WHO. World Malaria Report 2015. Geneva: World Health Organization; http://www.who.int/malaria/publications/world-malaria-report-2015/report/en/. Accessed 23 May 2016.
Soleimani-Ahmadi M, Vatandoost H, Zare M, Alizadeh A, Salehi M. Community knowledge and practices regarding malaria and long-lasting insecticidal nets during malaria elimination programme in an endemic area in Iran. Malar J. 2014;13:511.
Kabula B, Tungu P, Matowo J, Kitau J, Mweya C, Emidi B, et al. Susceptibility status of malaria vectors to insecticides commonly used for malaria control in Tanzania. Trop Med Int Health. 2012;17(6):742–50.
White MT, Conteh L, Cibulskis R, Ghani AC. Costs and cost-effectiveness of malaria control interventions: a systematic review. Malar J. 2011;10:337.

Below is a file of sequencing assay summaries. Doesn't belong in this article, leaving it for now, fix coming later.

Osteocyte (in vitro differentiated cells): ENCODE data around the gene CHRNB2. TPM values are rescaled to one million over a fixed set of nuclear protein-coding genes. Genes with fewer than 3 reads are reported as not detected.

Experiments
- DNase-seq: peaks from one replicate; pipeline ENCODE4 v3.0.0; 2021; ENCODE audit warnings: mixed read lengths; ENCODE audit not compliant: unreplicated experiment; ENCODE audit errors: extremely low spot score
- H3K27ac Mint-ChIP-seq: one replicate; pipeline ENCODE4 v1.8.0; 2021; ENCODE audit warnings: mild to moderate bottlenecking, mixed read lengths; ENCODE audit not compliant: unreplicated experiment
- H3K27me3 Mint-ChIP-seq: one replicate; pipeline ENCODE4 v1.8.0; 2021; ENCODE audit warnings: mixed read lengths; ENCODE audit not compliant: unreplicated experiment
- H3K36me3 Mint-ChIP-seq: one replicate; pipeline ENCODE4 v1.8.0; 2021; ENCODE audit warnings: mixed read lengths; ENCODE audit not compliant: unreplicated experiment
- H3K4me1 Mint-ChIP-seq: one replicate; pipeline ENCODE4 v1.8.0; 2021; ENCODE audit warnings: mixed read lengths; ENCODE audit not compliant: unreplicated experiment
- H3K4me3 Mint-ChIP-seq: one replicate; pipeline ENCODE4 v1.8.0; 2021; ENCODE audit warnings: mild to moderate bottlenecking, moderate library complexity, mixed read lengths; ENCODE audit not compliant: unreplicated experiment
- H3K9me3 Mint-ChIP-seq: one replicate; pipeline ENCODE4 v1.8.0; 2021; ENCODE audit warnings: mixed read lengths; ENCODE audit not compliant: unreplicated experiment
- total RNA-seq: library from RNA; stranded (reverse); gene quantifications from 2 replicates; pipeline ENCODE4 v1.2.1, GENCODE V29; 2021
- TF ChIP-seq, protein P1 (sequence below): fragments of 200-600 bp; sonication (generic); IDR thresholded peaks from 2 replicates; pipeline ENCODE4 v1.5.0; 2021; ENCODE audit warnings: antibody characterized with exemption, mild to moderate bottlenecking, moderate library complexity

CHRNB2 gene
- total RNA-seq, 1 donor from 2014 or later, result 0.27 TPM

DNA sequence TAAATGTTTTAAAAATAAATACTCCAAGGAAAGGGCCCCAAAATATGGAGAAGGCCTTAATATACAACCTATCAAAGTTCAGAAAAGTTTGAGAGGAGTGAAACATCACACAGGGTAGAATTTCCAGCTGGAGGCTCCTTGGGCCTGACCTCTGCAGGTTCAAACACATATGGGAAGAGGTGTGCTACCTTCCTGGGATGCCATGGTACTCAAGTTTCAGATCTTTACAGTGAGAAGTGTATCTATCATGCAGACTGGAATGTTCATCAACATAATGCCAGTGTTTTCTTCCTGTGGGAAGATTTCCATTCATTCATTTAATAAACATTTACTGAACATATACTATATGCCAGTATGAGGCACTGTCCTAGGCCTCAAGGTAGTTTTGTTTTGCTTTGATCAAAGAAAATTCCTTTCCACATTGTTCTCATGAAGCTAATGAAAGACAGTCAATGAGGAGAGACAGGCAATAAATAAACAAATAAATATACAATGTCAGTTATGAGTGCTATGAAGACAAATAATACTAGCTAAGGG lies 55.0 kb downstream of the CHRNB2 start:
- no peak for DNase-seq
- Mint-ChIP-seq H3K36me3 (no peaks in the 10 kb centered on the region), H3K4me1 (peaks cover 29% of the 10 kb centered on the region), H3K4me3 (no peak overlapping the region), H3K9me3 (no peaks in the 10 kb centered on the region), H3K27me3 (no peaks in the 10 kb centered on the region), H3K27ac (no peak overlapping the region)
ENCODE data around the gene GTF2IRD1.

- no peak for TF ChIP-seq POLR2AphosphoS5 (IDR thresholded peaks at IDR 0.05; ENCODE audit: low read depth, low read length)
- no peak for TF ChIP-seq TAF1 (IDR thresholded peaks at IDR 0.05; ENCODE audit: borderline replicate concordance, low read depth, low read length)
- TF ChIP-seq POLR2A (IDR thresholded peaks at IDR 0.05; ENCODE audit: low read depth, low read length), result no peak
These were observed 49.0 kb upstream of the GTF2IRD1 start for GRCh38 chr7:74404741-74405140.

Raghavendra K, Barik TK, Reddy BP, Sharma P, Dash AP. Malaria vector control: from past to future. Parasitol Res. 2011;108(4):757–79.
Zaim M, Aitio A, Nakashima N. Safety of pyrethroid-treated mosquito nets. Med Vet Entomol. 2000;14(1):1–5.
Santolamazza F, Calzetta M, Etang J, Barrese E, Dia I, Caccone A, et al. Distribution of knock-down resistance mutations in Anopheles gambiae molecular forms in west and west-central Africa. Malar J. 2008;7:74.
WHO. Global plan for insecticide resistance management in malaria vectors (GPIRM). Geneva: World Health Organization; 2012. http://apps.who.int/iris/bitstream/10665/44846/1/9789241564472_eng.pdf. Accessed 21 June 2016.
Vatandoost H, Hanafi-Bojd AA. Indication of pyrethroid resistance in the main malaria vector, Anopheles stephensi from Iran. Asian Pac J Trop Med. 2012;5(9):722–6.
Soleimani-Ahmadi M, Vatandoost H, Shaeghi M, Raeisi A, Abedi F, Eshraghian MR, et al. Field evaluation of permethrin long-lasting insecticide treated nets (Olyset®) for malaria control in an endemic area, southeast of Iran. Acta Trop. 2012;123(3):146–53.